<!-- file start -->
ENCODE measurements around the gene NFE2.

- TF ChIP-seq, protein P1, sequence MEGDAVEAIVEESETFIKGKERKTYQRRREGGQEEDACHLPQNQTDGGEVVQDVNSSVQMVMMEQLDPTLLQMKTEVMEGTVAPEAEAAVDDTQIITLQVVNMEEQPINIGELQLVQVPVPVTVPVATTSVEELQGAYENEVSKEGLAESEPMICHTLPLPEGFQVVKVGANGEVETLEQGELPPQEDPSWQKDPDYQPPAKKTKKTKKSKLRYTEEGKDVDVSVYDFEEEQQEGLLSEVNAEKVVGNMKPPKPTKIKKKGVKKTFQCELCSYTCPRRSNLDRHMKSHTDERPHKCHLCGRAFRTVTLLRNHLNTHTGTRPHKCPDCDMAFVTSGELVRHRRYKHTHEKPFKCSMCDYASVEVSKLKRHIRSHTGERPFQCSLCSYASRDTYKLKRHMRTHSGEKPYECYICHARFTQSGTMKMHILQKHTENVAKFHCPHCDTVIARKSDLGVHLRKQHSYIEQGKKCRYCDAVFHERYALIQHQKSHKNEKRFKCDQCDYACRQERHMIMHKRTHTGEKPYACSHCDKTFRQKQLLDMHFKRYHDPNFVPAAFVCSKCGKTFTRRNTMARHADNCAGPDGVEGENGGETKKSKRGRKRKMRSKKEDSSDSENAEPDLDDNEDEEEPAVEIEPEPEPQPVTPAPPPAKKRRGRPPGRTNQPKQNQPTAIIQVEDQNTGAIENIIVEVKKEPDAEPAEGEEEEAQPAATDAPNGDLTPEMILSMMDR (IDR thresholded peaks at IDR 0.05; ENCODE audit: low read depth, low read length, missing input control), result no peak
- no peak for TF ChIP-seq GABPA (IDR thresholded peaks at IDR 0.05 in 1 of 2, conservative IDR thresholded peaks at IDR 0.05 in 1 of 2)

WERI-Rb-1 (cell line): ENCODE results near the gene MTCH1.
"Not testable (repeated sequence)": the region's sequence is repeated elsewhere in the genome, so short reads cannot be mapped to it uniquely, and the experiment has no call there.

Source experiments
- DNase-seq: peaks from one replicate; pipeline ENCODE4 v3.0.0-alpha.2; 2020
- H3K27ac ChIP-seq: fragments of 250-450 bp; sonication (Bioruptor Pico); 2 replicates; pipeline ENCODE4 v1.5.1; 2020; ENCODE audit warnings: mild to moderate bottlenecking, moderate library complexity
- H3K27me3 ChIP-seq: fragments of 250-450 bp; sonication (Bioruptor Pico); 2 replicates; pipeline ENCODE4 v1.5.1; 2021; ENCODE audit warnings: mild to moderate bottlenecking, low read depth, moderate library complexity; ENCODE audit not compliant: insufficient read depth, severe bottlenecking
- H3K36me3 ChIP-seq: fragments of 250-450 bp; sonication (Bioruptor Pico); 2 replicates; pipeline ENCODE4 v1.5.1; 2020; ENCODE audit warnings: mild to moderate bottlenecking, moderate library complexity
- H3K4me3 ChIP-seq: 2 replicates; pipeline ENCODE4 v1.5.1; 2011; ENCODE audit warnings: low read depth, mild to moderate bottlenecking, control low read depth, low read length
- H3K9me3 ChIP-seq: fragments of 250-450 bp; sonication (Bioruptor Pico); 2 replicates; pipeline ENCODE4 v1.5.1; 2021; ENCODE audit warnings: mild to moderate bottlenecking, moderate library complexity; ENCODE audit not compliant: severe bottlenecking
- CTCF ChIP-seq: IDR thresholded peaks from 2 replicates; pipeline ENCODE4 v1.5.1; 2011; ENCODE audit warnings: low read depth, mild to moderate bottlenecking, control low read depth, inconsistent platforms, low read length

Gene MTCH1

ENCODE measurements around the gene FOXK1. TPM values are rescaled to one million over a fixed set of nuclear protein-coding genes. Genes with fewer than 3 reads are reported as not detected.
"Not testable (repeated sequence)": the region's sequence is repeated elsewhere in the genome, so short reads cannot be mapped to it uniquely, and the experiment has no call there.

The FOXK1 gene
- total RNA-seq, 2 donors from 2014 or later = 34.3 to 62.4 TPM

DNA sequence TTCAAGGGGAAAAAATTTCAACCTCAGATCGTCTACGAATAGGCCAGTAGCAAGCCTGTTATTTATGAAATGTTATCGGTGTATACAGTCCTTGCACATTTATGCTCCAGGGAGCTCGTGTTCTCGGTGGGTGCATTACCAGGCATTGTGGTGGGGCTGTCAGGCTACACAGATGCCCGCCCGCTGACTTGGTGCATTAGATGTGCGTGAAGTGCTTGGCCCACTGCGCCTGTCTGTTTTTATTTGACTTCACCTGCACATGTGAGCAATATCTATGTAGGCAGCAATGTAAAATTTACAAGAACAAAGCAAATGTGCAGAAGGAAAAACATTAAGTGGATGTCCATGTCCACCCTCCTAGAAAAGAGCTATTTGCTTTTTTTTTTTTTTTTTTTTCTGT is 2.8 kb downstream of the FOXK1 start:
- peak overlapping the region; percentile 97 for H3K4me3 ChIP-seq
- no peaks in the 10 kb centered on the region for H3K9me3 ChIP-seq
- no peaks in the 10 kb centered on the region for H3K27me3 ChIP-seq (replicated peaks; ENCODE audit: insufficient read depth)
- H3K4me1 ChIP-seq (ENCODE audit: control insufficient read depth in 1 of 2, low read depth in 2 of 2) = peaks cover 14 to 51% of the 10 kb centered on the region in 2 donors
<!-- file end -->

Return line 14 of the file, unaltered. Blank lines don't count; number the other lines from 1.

Gene MTCH1